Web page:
Throatsinging in Finland

As a reply to Hai´s request I write couple of lines about situation in Finland. Although I left Finnish Throatsinging Society, it is still active and new president is Jari Ilmonen (who happens to be now in London and I suppose, he is going to sing tomorrow 30th Nov there with Michael Ormistone in some Mongolian restaurant...). I am having a duo Shumuul with jari. Cedip Tur is resting, because members are so busy with other projects. At Etnosoi - organized by Global Music Centre - we had recently Sainkho and throatsingers have plans also for next year. So khoomei is going strong even without me. Take a look at our leading khoomeist Impre Peemot at Finnish TV: Programme is in Finnish but there is nice views and music. Imre comes around 8 minutes. Finnish Throatsingers:

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    Sauli Heikkilä

    It is longo ago, I saw it. Can´t really remember. Robbers were singing int he party? Don´t think it was joik. Have to check it out. It is nice film anyway.

    Dan Zimmermann said:
    If I'm not mistaken, there is a duo of bards featured in the movie "Ronja, Robber's Daughter" that sing a neat style. I always think of these guys when I hear the term Joik, but I'm probably far off, eh?
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    Sauli Heikkilä

    Guttural yes but throatsinging? I don´t think so but depends how you describe throatsinging... Monotonous? Well, some people say that rock is monotonus and some people say that classical music is monotonous...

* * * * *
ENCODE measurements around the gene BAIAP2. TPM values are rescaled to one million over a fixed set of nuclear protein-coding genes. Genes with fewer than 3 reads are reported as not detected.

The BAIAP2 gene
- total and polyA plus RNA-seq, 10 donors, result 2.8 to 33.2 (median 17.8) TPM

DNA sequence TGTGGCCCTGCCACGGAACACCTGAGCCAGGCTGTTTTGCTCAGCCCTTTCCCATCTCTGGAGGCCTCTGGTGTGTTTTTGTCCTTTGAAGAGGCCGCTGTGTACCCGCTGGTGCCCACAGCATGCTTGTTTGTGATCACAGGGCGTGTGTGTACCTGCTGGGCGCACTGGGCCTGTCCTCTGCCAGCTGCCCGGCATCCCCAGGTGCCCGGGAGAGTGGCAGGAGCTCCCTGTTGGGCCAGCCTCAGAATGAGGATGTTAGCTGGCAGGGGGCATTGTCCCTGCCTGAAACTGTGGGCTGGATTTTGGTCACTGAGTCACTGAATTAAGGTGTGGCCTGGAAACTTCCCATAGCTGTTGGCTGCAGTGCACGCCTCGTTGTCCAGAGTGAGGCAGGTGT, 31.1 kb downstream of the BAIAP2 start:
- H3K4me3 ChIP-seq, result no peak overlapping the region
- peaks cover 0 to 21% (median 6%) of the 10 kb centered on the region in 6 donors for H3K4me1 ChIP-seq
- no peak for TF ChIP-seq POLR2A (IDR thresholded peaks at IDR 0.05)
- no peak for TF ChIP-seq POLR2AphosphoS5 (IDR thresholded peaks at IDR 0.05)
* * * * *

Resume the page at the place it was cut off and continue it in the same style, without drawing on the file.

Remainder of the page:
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    Wolfgang Saus said:
    Hi Stacey,
    thanks for your post. Do you have a recording of joik with overtones?

    Yea, somewhere around here... Try this: These are from Sverige Radio's Musica Sveciae series and was recorded around 1953 to 1954. I don't have the bear jojk there... Here's what the accompanying book says:

    Mention has already been made of the inadequacy of our conventional notation in providing a somewhat faithful image of both melodic and rhythmical characteristics of the yoik. And notation tells us hardly anything at all about the actual manner of singing. Yet the style of singing is one of the yoik's most important features ... ... it may be of use to some listeners to indicate some of the most characteristic features that clearly distinguish the way in which the yoik is sung from that which is normal in Western music and which we willingly believe to be "natural". The most obvious feature is the compressed voice resulting from greatly tensed vocal chords and a narrow throat. This technique gives a fairly coarse sound and very little deep resonance. Inhalation is often completely independent of the musical phrases and in many cases the great tension in the vocal chords is maintained while a breath is being taken, given a strange effect of the melody being cut into pieces and the note being forced out under great strain. There is also an impression of the rear of the tongue being pressed almost completely against the palate, preventing the air from passing. (Examples: Olof Blind [10:1,2], Jonas Ponga [10:4,5], Nils Anders Ponga [10:6].) Many of our contributors also commented on several occasions that it was highly strenuous to yoik, both physically and mentally. ... A further manifest result of the great tension in the vocal chords is that the note ends abruptly when there is no breath left. The melody is cut off sharply, as with the bagpipes